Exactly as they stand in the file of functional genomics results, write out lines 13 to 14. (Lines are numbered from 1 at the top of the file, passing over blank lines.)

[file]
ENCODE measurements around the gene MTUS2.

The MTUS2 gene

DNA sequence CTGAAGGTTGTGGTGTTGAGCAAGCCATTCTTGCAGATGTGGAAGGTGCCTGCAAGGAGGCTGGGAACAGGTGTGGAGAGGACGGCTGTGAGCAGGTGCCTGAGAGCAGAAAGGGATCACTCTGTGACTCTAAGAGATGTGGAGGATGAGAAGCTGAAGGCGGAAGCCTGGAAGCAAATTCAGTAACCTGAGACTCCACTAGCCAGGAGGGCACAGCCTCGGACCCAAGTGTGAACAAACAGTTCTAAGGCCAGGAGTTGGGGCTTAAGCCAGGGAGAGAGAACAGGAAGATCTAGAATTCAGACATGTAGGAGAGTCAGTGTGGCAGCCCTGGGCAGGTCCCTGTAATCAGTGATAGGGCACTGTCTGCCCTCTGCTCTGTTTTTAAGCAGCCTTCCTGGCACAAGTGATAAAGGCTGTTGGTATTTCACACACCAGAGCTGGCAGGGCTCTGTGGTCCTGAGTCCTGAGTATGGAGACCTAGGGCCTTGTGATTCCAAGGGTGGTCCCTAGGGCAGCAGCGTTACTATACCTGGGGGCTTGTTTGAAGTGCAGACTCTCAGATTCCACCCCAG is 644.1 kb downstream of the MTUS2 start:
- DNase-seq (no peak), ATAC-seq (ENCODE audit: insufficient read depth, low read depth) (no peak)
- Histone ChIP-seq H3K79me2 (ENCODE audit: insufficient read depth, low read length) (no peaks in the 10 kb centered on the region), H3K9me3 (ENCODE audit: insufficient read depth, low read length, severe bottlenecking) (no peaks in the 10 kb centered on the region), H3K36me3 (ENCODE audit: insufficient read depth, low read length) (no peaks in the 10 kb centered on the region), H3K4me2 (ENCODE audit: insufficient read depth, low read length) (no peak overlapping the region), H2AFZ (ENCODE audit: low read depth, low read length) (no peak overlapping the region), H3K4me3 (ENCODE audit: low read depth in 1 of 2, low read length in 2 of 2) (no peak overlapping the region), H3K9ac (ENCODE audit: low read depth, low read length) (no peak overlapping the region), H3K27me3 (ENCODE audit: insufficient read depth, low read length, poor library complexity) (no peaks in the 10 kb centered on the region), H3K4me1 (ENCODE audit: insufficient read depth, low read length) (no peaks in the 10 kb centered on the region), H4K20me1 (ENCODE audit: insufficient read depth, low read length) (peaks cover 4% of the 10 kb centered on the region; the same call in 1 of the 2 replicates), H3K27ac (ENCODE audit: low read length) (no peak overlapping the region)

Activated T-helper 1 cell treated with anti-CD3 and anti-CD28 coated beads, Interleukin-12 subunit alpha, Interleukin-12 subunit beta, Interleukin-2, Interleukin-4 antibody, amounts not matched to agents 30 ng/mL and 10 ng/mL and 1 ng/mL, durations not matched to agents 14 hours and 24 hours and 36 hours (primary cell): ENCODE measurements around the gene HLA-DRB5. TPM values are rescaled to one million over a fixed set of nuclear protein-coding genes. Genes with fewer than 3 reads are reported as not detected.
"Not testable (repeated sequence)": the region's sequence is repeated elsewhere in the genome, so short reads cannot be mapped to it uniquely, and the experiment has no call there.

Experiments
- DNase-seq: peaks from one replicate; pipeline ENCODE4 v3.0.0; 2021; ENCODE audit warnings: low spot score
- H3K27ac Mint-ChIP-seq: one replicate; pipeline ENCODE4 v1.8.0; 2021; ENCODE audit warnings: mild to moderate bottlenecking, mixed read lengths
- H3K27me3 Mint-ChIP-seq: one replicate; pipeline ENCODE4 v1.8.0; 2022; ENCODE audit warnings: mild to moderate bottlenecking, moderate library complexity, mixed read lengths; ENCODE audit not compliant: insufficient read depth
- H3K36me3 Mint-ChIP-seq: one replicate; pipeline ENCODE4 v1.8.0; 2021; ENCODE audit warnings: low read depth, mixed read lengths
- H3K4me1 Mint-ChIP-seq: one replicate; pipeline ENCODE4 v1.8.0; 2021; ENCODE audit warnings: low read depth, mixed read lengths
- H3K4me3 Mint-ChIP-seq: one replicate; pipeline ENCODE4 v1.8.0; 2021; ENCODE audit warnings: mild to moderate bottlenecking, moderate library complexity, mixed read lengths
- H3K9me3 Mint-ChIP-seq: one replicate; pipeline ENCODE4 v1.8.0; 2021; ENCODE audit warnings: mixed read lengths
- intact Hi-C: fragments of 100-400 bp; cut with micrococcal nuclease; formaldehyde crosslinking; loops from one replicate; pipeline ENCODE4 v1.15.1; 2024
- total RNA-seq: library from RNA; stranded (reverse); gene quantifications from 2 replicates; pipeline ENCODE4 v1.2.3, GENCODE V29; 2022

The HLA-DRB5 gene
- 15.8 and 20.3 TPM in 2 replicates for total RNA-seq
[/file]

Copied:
- H3K4me1 Mint-ChIP-seq: one replicate; pipeline ENCODE4 v1.8.0; 2021; ENCODE audit warnings: low read depth, mixed read lengths
- H3K4me3 Mint-ChIP-seq: one replicate; pipeline ENCODE4 v1.8.0; 2021; ENCODE audit warnings: mild to moderate bottlenecking, moderate library complexity, mixed read lengths